A 17-year-old girl was killed in Alexandria earlier this week by a teenager who then turned his gun on himself, police said.
After his death, 19-year-old Yerson Nunez Lopez was identified by police. But his victim will not be publicly named. A state law passed this year bars the disclosure of any information that might identify her without her family's approval, which police do not plan to seek.
The law, sponsored by House Majority Whip Jackson H. Miller (R-Manassas), requires written consent from next of kin before any information that identifies a minor victim of a crime can be released by law enforcement.
Miller said the bill was inspired by the case of 2-year-old Kyra Franchetti, who was killed by her father in a murder-suicide in Fairfax County last year. Family had asked Fairfax police not to release the girl's name, but authorities concluded that they had to do so, Miller said. Her mother approached Miller's office about changing the law.
“Her mother wanted peace and didn’t want her daughter’s name out in the media and felt that it was very unfair,” Miller said. “People need to know about the crime, but they don’t necessarily need to know the victim’s name.”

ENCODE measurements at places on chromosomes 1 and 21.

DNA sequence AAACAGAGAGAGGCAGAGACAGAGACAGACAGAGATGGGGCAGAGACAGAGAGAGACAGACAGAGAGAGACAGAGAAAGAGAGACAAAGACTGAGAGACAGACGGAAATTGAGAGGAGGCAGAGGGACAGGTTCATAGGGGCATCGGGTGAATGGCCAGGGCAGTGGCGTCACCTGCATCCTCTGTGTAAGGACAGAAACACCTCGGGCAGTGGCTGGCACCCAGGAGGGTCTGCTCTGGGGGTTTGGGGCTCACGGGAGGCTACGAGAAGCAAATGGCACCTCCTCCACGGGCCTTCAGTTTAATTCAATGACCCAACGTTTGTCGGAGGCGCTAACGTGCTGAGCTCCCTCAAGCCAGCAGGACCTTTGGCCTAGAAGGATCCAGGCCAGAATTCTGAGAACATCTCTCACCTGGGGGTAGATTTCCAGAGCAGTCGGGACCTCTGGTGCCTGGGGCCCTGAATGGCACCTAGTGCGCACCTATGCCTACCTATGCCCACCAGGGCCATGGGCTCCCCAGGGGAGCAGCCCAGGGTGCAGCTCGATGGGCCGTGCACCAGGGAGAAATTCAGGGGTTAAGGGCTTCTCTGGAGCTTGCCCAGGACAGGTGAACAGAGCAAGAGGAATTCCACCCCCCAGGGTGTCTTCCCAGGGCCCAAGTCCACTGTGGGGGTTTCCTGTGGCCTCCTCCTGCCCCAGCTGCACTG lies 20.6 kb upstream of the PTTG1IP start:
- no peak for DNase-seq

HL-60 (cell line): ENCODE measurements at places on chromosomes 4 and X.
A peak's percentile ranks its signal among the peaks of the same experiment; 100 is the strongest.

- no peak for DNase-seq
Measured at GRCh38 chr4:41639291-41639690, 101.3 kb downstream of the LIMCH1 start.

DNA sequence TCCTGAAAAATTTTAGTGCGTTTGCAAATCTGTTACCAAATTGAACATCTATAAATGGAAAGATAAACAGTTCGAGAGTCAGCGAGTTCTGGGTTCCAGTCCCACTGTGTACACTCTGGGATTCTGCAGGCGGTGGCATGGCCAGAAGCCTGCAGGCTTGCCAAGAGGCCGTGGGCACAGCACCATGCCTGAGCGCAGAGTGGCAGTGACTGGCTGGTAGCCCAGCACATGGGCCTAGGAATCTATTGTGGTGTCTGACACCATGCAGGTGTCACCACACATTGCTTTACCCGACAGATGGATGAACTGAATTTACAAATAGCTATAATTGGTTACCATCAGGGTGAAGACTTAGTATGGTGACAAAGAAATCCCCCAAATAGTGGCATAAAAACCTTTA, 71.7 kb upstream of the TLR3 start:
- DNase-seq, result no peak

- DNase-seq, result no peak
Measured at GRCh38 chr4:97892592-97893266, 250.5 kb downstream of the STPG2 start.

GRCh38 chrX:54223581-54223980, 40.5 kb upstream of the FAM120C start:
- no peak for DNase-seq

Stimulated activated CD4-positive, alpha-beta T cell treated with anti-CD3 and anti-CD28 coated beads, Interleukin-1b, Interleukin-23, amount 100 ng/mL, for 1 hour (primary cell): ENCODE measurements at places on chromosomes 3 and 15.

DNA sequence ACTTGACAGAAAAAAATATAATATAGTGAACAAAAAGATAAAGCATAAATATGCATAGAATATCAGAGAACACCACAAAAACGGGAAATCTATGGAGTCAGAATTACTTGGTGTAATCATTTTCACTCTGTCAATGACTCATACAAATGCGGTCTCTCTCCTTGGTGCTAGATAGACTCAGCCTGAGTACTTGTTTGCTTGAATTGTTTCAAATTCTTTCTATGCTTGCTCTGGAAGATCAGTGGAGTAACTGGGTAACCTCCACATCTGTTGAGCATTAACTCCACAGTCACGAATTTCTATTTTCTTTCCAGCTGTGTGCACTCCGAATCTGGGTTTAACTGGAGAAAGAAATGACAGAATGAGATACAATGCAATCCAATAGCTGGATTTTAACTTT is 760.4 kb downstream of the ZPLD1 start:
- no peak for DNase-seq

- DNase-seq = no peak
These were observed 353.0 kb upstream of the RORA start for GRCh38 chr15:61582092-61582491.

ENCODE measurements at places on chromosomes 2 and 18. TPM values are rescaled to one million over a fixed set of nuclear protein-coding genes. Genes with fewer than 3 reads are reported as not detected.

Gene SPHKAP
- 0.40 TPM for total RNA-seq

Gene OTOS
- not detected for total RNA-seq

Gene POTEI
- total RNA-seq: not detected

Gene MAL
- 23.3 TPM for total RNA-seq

Del. Sam Rasoul (D-Roanoke) was the only member of the House of Delegates to vote against the bill. He said he was concerned that the prohibition might go beyond a name and deprive people of useful information about dangers in their communities.
“I always err on the side of transparency,” he said.
Virginia law already prohibited the release of names of victims of sexual assault or domestic abuse without consent. Miller’s original bill sought to extend that right to next of kin in such cases when the victim was killed. Ultimately, lawmakers agreed that it should apply to all murders involving minors, not just sexual or domestic crimes.
“The release of her name to the public doesn’t further the investigation, and I don’t think it rises to the level of ‘need to know’ by the public rather than want to know, and it puts unnecessary public pressure on a grieving family,” Alexandria police spokeswoman Crystal Nosal said in an email.
Nosal noted that police in Alexandria already chose not to release the names of most juvenile victims. A 3-year-old killed in a car accident last month was not named, although there was no criminal act involved.